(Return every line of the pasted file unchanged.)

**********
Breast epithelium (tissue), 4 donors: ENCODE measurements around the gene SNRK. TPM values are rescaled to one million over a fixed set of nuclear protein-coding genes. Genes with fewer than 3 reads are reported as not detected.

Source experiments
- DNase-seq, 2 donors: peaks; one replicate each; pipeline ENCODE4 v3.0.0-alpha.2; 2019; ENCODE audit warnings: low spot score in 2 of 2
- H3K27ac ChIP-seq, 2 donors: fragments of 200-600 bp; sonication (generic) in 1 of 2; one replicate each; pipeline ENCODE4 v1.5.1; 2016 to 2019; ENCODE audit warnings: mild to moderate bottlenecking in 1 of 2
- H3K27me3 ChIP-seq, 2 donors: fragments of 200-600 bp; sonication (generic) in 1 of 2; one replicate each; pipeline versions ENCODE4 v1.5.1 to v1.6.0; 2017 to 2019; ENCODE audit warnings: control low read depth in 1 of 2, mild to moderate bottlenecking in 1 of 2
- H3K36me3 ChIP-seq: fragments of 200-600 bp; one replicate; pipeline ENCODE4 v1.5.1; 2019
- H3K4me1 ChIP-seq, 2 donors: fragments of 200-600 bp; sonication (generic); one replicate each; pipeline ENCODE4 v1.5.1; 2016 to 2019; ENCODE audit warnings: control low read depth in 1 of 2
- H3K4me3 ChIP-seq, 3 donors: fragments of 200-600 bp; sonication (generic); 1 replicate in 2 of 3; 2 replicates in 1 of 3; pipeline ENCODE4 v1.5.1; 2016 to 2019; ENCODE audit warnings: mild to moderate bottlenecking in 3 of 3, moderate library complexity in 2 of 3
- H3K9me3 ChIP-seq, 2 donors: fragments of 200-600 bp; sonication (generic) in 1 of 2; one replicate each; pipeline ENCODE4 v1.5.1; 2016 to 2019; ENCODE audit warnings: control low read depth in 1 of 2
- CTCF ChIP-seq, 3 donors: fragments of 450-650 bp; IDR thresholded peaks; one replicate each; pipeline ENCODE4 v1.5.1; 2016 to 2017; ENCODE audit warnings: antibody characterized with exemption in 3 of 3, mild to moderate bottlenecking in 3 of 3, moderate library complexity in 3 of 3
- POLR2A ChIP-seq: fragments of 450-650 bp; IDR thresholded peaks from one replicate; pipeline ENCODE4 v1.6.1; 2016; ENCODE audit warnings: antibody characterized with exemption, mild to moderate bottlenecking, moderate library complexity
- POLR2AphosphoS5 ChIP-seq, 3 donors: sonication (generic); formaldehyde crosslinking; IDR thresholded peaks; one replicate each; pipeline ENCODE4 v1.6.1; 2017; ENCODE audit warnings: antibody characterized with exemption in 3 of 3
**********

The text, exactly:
Breast epithelium (tissue), 4 donors: ENCODE measurements around the gene SNRK. TPM values are rescaled to one million over a fixed set of nuclear protein-coding genes. Genes with fewer than 3 reads are reported as not detected.

Source experiments
- DNase-seq, 2 donors: peaks; one replicate each; pipeline ENCODE4 v3.0.0-alpha.2; 2019; ENCODE audit warnings: low spot score in 2 of 2
- H3K27ac ChIP-seq, 2 donors: fragments of 200-600 bp; sonication (generic) in 1 of 2; one replicate each; pipeline ENCODE4 v1.5.1; 2016 to 2019; ENCODE audit warnings: mild to moderate bottlenecking in 1 of 2
- H3K27me3 ChIP-seq, 2 donors: fragments of 200-600 bp; sonication (generic) in 1 of 2; one replicate each; pipeline versions ENCODE4 v1.5.1 to v1.6.0; 2017 to 2019; ENCODE audit warnings: control low read depth in 1 of 2, mild to moderate bottlenecking in 1 of 2
- H3K36me3 ChIP-seq: fragments of 200-600 bp; one replicate; pipeline ENCODE4 v1.5.1; 2019
- H3K4me1 ChIP-seq, 2 donors: fragments of 200-600 bp; sonication (generic); one replicate each; pipeline ENCODE4 v1.5.1; 2016 to 2019; ENCODE audit warnings: control low read depth in 1 of 2
- H3K4me3 ChIP-seq, 3 donors: fragments of 200-600 bp; sonication (generic); 1 replicate in 2 of 3; 2 replicates in 1 of 3; pipeline ENCODE4 v1.5.1; 2016 to 2019; ENCODE audit warnings: mild to moderate bottlenecking in 3 of 3, moderate library complexity in 2 of 3
- H3K9me3 ChIP-seq, 2 donors: fragments of 200-600 bp; sonication (generic) in 1 of 2; one replicate each; pipeline ENCODE4 v1.5.1; 2016 to 2019; ENCODE audit warnings: control low read depth in 1 of 2
- CTCF ChIP-seq, 3 donors: fragments of 450-650 bp; IDR thresholded peaks; one replicate each; pipeline ENCODE4 v1.5.1; 2016 to 2017; ENCODE audit warnings: antibody characterized with exemption in 3 of 3, mild to moderate bottlenecking in 3 of 3, moderate library complexity in 3 of 3
- POLR2A ChIP-seq: fragments of 450-650 bp; IDR thresholded peaks from one replicate; pipeline ENCODE4 v1.6.1; 2016; ENCODE audit warnings: antibody characterized with exemption, mild to moderate bottlenecking, moderate library complexity
- POLR2AphosphoS5 ChIP-seq, 3 donors: sonication (generic); formaldehyde crosslinking; IDR thresholded peaks; one replicate each; pipeline ENCODE4 v1.6.1; 2017; ENCODE audit warnings: antibody characterized with exemption in 3 of 3